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Title A Matter of Trust: Close Air Support Apportionment and Allocation for Operational Level Effects
Published Ft. Belvoir Defense Technical Information Center JUN 1995
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Description 1 online resource (108 pages)
Summary Doctrinal differences over the employment of airpower are as old as military aviation itself. One particular area of contention has been close air support (CAS). The two primary issues related to CAS are its command and control and responsiveness. Soldiers have argued that ground commanders should control their own aircraft, because ownership assures that airpower directly ressponds to their needs. Airmen have maintained that airpower should be centralized under a single air commander to allow for its flexible theaterwide employment. During World War II, Korea, Vietnam, and Desert Storm, ground commanders demanded greater influence over airpower employment. Concurrently, the Air Force disagreed with the Navy and Marine Corps over centralized versus decentralized control of air assets. These two issues of command and control and responsiveness are embodied in the process of apportioning and allocating CAS. In all conflicts since World War II, the US has had the luxury of an overabundance of air assets. Despite a facade of centralization, airpower was parceled out to fill nearly everyone's needs. This avoided the need for any difficult choices. This thesis follows the history of CAS since World War II to examine how it has been apportioned and allocated in the past. It then examines the current joint air operations process. It is the contention of this paper that the current system, rooted in its historical past, does not fully employ CAS to its optimum potential. The historical view of CAS has been as a tactical measure, with limited localized effects. However, properly integrated and coequal with the ground scheme of manuever, it can have operational level effects. This paper examines two theories of the use of CAS at the operational level and then recommends changes to the view of CAS and the process for its apportionment and allocation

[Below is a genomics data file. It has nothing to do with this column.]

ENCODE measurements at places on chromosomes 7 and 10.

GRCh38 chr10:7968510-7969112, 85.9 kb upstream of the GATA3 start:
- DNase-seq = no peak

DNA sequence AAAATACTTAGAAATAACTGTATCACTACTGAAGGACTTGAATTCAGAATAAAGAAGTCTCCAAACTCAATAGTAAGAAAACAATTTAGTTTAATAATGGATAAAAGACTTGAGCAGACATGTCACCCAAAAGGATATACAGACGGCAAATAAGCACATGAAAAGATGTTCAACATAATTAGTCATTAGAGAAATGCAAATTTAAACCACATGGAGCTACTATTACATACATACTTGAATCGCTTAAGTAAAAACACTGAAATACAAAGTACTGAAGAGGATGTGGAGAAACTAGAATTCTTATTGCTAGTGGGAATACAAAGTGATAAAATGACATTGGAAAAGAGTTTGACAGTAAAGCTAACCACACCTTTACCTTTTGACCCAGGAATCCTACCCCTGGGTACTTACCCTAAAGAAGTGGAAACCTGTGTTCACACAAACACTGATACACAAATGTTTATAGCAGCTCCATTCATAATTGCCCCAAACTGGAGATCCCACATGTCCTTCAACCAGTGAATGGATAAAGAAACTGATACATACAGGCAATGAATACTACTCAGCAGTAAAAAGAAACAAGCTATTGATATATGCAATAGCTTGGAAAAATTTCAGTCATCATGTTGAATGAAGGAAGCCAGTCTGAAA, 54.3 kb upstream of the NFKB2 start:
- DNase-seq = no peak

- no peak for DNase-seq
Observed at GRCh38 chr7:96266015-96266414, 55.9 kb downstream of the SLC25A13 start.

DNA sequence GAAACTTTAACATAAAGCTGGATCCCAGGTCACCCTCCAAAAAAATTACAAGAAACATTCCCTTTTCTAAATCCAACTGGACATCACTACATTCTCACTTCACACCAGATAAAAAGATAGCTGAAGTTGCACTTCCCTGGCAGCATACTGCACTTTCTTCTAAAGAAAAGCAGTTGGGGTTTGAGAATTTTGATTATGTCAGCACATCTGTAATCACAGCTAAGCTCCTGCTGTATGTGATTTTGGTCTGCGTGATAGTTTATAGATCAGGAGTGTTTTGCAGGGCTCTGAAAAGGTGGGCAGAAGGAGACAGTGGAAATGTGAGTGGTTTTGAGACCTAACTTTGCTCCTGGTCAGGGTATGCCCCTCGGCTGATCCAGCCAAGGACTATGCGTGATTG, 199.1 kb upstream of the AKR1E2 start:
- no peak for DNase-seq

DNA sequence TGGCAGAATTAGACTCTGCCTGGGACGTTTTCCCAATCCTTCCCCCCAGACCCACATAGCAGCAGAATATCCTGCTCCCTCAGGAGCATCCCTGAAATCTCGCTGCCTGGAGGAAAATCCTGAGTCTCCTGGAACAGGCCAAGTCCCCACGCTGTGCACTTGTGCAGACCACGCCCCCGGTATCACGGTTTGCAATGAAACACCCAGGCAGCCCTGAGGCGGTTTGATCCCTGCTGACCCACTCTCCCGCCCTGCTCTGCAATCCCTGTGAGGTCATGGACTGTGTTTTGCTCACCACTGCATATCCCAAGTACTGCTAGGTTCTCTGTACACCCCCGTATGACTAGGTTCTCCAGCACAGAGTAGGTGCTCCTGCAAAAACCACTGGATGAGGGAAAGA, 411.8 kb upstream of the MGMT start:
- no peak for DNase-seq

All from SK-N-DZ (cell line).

Subject Air power.
Military Operations, Strategy and Tactics.
Military doctrine.
Tactical air support.
Command and control systems.
Joint military activities.
Military commanders.
Form Electronic book
Author Costello, Peter A, III